In addition to the fastball, my other weapon was a pretty good pick off move. I held the school record for picking runners off. I know I still held it as of 2007. I wonder if I still do? I think the record I set was 16? We played about 25 games a season so most games and I only pitched in probably a third of them so my average was over 2 pickoffs per game. I also held (hold?) the record for most strikeouts in a game: 19.
Remember In little league how I had missed a no-hitter by that one hit from my friend Up Chuck? In high school, I had a perfect game going (no hits AND no walks) until the batter arrived at the plate with two outs in the last inning. I totally choked and walked him. Then I struck out the next guy. So I got a no hitter but missed a perfect game because I choked. That still bugs me.
I hit plenty of people with pitches over the years, but I only did it on purpose one time and I felt terrible about it. But remember how I said the broken pelvis was one of the two most gruesome injuries I saw? Well, the second one was me hitting someone with a pitch. And not just anyone… it was the very first inning of a game against a very good team and the batter was their star player. I almost started a fight when I nailed the kid directly in the elbow and broke it. THAT was a disgusting sound. We had to stop the game for the ambulance. I felt sick about it.
Looking back at my time pitching, I’m amazed that it never scared me to be in such a vulnerable position as people crushed balls at me with metal bats. There’s so little time between completing the pitching and getting the glove back up to protect yourself. I got hit a few times including one right in the middle of my back that left a huge bruise. I also made some great plays. There was one line drive that came rocketing back up the middle and I was relieved to somehow have squeezed out of the way. I turned around to see where the ball went and everyone was cheering. I couldn’t figure out who had the ball until I looked in my glove. As I jumped out of the way, I had caught the ball behind my back! I mean, um, I totally planned that.
A less amazing play came towards the end of a game. The softball team had already finished their game so a bunch of the girls from my school were sitting in the stands watching us. There was a sky high pop up along the third baseline. It was either a play for me or the catcher and I knew I had priority so I called him off. But he was standing right next to me like he was going to make the play too. I didn’t want to look away from the ball so I kept screaming louder and louder to get him to move. “I GOT IT!!!!” After I made the catch, I looked down and my catcher was standing calmly behind home plate laughing at me. “Ok dude, I get it. You got it.” My face was beet red.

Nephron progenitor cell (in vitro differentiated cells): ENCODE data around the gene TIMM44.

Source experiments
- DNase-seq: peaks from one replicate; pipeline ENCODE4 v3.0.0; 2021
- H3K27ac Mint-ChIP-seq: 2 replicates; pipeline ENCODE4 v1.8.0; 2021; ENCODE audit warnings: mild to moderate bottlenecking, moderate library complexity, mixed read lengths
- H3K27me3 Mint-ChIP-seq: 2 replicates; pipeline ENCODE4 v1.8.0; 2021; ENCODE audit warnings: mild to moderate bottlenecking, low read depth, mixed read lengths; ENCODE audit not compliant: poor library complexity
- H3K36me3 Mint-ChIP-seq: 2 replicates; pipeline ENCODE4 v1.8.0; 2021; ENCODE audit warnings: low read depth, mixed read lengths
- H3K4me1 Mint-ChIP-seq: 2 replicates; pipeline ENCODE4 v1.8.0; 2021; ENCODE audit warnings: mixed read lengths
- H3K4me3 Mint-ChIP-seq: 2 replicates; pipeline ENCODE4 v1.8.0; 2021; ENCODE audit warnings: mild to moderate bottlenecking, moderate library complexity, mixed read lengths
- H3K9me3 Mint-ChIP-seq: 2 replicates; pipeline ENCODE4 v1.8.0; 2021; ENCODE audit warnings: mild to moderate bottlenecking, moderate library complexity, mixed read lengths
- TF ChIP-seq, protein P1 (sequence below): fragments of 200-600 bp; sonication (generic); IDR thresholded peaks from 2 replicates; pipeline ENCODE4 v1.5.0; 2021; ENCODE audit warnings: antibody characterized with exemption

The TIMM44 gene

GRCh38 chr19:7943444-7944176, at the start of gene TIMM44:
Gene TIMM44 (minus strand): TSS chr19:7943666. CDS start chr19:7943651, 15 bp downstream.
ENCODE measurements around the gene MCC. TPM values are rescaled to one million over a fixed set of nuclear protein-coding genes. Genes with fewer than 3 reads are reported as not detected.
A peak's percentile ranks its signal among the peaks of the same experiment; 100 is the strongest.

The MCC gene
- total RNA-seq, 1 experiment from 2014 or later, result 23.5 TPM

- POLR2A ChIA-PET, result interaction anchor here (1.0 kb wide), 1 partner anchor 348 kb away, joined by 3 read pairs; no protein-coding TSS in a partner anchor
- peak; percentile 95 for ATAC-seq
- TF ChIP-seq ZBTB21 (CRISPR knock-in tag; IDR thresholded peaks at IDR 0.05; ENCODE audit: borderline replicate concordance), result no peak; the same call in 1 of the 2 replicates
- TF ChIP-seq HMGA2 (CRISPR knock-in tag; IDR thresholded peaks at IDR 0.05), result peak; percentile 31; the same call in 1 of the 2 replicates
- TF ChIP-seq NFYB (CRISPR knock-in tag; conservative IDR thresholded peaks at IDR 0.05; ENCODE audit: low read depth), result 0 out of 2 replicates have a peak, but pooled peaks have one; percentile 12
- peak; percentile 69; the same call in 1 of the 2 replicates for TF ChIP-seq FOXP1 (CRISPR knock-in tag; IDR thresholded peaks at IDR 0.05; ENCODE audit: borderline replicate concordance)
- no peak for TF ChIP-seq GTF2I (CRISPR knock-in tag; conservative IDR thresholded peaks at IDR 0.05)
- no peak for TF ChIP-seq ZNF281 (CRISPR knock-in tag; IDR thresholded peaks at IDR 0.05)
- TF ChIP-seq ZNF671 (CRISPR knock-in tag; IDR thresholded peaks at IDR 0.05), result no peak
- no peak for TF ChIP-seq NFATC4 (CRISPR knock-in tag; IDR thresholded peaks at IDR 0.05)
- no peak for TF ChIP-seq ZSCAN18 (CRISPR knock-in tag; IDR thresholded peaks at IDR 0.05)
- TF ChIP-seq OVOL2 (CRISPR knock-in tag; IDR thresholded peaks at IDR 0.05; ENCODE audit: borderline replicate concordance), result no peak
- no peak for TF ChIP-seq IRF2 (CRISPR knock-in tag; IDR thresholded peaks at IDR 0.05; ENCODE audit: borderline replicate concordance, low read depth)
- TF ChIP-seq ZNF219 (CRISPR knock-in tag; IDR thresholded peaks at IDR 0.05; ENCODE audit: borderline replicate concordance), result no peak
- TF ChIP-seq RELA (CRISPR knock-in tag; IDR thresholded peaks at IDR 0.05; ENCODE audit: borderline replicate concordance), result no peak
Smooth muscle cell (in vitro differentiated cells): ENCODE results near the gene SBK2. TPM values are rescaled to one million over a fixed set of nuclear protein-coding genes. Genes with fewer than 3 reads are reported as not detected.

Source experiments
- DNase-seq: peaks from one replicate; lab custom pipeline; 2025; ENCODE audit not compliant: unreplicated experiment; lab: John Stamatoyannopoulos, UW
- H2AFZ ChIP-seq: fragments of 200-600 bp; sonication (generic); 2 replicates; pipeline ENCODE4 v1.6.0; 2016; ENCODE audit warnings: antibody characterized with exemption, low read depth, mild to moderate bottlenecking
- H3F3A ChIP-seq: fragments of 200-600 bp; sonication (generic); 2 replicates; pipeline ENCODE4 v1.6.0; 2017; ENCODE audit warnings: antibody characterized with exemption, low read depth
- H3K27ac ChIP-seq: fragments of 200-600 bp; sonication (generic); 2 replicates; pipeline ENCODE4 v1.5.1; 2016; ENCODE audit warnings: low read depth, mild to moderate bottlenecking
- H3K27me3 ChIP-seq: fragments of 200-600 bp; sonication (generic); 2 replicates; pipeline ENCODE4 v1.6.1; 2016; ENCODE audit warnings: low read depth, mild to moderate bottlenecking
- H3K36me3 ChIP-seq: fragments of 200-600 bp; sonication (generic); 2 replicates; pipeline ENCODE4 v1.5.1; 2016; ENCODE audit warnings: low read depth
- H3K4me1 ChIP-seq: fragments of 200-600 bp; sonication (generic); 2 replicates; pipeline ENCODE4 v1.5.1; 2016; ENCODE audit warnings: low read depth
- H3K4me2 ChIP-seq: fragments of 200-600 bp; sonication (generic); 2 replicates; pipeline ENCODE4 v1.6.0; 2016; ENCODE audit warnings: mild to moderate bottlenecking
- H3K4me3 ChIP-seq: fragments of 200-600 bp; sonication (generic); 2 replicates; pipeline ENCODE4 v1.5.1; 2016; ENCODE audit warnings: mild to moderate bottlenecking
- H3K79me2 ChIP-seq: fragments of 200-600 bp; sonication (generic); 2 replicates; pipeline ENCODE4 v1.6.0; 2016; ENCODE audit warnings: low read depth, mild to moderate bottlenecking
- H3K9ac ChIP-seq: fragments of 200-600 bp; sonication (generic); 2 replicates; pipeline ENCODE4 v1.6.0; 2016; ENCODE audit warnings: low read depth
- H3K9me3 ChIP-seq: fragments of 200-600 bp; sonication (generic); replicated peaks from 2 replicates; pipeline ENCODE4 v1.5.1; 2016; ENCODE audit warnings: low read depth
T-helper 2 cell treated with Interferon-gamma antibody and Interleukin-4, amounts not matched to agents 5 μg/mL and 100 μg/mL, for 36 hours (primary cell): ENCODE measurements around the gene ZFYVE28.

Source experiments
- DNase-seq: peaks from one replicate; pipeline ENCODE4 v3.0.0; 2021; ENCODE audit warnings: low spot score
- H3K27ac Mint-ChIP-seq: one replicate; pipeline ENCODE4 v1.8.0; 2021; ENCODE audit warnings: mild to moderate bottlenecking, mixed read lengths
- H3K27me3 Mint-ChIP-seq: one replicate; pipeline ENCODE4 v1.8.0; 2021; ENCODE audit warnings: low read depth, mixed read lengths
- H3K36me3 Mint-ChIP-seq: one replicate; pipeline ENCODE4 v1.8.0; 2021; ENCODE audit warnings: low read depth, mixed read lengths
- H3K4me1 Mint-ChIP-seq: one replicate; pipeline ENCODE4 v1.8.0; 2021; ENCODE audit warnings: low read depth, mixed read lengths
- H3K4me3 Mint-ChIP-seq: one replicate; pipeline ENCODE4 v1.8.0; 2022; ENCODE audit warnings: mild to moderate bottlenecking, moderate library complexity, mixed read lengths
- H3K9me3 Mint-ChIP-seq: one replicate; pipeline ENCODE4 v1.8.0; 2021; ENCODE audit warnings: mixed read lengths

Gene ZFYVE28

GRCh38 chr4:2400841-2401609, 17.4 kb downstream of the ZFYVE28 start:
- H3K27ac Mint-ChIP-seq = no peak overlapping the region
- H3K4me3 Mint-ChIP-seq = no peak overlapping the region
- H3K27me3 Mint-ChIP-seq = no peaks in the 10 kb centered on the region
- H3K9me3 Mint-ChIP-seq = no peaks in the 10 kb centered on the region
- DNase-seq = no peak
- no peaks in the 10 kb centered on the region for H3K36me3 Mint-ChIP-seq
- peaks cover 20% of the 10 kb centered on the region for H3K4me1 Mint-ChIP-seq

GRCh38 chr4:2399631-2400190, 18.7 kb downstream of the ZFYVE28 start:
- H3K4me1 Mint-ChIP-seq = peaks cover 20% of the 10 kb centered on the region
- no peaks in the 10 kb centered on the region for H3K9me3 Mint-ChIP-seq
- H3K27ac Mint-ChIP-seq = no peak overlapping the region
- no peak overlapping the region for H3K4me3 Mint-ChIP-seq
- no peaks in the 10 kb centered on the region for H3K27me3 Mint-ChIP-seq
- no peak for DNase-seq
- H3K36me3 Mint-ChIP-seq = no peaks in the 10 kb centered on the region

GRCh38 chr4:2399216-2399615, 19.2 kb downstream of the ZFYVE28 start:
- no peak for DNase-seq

When I wasn’t pitching, I was usually in the out field. I had a decent glove and my arm was of great use from the outfield too. I remember throwing a lazy runner out at first base all the way from left field, but the ultimate came when I was playing right field. It was a long fly ball and I knew the runner on third was going to tag. I backed up, caught the ball while moving forward, crow hopped and threw a laser beam right to the catcher. The throw was placed perfectly to nail the guy at the plate. Forget pitching. Throwing a guy out at home plate from the outfield is my favorite play in all of baseball. It’s something that you don’t get to do very often, and when it happens, everything has to be perfect to make it work.
I had some less than stellar moments in the outfield too. Sometimes for practice, Coach Cox would split the team in half and we’d scrimmage. We took it a little too seriously. I was playing left field when there was a shot that was going over my head. I sprinted back and realized that I was going to get there to make the catch. Just as I watched the ball go into my glove, the lights went out. I came to slumped over the half-height outfield fence. I had knocked myself out by running into the fence! And worst of all, the ball had trickled out of my glove and was laying on the ground. I heard my teammates laughing. My coach was sprinting out to check me out and he yelled “IT’S NOT FUNNY! HE HAS TO PITCH TOMORROW!” I gave that fence a pretty good whack. It bent one of the metal poles that was cemented into the ground. That pole was still bent when I went back many years later to see the field again.
I made the All District team a couple times and I made Academic All Region and Academic All-State which only included people with at least a certain GPA so it’s as prestigious as the regular All-Region/State teams. My career ERA was 1.67.
Post High School
My senior year of high school was the end of my baseball playing days. I went back once or twice for practice and quickly learned how much skill I had lost. I had a hard time just throwing good pitches for batting practice.